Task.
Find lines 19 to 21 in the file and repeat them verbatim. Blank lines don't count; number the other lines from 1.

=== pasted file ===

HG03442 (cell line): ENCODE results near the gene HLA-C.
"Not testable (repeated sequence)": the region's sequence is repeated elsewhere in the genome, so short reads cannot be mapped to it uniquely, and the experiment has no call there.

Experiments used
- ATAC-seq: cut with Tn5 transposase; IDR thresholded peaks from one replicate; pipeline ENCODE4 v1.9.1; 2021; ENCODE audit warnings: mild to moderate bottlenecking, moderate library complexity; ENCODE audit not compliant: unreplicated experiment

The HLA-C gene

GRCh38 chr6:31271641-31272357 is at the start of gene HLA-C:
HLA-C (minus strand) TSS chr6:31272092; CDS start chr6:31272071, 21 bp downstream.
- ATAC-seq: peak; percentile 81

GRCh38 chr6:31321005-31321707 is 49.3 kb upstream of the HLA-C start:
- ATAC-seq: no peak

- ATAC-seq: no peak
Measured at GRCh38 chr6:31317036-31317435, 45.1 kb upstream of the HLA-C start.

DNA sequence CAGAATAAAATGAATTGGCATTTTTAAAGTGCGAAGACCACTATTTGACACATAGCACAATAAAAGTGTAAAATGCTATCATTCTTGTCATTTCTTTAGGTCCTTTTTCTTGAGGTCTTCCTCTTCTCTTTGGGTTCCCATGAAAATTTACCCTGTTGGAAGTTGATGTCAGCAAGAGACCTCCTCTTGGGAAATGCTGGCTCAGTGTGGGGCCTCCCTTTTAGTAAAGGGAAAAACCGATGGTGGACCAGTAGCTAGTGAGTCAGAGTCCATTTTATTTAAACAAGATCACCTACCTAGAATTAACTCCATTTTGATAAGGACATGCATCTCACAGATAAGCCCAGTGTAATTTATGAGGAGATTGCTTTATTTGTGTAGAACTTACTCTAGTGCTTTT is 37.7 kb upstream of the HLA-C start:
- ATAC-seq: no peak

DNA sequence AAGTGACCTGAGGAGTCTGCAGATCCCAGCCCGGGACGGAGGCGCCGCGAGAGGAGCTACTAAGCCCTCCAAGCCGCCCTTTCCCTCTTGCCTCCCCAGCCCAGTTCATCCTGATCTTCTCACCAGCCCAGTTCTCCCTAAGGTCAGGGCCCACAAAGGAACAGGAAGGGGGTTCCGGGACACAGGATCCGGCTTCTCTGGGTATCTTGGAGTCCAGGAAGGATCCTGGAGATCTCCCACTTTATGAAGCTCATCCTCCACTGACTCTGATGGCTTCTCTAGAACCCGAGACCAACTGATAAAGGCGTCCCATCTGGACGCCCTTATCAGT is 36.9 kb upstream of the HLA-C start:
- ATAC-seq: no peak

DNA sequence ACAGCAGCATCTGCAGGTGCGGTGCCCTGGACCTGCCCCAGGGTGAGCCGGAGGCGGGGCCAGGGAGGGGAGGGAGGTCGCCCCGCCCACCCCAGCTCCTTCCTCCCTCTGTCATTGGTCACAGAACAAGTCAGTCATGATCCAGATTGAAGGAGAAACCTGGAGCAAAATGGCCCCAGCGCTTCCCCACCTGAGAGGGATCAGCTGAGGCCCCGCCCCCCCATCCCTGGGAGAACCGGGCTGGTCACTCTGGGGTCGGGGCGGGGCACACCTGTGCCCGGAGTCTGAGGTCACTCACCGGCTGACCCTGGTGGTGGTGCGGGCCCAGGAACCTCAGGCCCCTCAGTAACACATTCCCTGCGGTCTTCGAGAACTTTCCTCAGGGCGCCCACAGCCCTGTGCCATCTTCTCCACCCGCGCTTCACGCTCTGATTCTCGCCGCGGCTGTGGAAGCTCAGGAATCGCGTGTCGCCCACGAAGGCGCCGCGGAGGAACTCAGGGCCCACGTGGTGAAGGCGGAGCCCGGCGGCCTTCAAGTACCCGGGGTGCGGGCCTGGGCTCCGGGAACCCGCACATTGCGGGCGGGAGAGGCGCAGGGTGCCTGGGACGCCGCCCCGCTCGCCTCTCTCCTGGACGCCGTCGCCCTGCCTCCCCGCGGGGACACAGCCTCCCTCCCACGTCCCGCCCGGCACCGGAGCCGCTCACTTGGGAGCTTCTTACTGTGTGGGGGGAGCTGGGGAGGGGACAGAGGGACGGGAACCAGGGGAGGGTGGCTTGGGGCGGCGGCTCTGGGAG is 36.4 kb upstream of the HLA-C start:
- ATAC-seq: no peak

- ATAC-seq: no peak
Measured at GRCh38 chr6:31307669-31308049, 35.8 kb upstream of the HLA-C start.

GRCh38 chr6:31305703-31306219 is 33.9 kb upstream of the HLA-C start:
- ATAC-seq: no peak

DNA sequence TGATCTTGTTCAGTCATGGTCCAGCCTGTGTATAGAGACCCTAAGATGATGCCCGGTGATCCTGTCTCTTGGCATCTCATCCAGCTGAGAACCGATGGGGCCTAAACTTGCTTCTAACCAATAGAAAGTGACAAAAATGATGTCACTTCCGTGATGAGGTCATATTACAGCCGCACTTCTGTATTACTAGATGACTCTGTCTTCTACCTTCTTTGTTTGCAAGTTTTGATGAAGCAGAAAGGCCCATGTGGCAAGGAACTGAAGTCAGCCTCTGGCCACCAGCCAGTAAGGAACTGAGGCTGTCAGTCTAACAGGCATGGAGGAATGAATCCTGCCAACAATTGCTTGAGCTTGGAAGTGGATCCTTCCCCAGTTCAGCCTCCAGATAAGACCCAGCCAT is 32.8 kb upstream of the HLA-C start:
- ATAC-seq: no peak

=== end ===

- ATAC-seq: no peak
Measured at GRCh38 chr6:31307669-31308049, 35.8 kb upstream of the HLA-C start.

GRCh38 chr6:31305703-31306219 is 33.9 kb upstream of the HLA-C start: